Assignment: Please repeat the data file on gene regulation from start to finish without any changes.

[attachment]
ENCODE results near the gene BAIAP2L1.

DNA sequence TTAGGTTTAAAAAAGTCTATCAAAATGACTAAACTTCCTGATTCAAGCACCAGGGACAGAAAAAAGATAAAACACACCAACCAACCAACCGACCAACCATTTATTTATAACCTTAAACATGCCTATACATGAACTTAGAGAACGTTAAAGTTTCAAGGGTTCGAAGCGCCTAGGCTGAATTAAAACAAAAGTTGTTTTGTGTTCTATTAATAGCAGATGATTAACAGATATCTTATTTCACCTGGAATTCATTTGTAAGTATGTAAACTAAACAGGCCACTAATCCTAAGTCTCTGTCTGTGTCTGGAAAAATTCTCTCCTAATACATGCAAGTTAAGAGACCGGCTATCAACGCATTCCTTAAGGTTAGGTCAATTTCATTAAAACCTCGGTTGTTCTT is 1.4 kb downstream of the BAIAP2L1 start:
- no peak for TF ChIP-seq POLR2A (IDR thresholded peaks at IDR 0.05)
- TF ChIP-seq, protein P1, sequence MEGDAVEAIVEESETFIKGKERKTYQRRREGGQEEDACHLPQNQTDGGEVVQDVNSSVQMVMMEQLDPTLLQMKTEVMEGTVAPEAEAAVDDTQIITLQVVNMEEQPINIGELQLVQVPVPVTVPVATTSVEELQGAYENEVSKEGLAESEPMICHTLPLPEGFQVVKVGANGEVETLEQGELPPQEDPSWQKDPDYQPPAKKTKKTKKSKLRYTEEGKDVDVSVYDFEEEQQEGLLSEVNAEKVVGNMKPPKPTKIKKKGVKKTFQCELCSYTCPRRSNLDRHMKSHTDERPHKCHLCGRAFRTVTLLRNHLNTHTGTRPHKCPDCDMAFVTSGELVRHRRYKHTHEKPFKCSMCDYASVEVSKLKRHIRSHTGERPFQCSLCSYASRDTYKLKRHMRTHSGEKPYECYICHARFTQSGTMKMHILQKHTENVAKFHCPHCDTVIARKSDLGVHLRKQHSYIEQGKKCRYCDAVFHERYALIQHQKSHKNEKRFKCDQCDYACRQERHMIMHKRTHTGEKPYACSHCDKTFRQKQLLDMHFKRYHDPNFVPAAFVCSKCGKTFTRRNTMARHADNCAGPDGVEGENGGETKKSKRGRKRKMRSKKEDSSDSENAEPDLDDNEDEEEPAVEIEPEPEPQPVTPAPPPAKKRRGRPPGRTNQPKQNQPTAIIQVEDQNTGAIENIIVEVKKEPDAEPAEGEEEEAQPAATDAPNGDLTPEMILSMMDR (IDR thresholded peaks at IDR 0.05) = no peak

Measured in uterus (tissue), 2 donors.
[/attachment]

ENCODE results near the gene BAIAP2L1.

DNA sequence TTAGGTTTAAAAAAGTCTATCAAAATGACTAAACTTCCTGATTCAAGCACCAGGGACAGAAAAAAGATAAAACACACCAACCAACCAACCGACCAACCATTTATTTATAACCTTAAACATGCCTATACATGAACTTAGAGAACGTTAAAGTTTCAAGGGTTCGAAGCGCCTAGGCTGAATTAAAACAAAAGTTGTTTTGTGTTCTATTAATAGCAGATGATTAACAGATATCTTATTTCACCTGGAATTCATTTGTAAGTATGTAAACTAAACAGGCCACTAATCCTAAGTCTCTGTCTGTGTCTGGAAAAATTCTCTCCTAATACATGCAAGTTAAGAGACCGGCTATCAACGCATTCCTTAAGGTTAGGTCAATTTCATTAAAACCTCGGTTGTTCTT is 1.4 kb downstream of the BAIAP2L1 start:
- no peak for TF ChIP-seq POLR2A (IDR thresholded peaks at IDR 0.05)
- TF ChIP-seq, protein P1, sequence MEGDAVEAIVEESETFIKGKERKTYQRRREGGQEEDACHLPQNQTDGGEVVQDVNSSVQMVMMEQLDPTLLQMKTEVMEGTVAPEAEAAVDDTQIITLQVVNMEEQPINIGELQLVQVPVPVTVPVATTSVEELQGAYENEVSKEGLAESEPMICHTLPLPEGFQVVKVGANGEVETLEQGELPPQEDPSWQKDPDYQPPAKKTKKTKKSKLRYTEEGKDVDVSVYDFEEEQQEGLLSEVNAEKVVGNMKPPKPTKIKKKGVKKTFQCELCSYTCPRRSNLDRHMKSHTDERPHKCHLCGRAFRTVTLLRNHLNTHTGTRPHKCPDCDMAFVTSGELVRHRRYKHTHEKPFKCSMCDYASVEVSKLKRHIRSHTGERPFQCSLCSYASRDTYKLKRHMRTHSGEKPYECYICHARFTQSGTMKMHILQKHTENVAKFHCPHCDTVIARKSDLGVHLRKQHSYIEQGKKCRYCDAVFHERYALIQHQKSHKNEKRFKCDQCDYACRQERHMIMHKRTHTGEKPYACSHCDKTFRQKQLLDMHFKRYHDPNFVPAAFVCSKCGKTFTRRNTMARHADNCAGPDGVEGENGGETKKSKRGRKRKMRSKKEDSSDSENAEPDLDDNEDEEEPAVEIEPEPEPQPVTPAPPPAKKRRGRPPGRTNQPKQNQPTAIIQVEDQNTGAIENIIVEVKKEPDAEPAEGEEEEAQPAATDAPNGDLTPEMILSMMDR (IDR thresholded peaks at IDR 0.05) = no peak

Measured in uterus (tissue), 2 donors.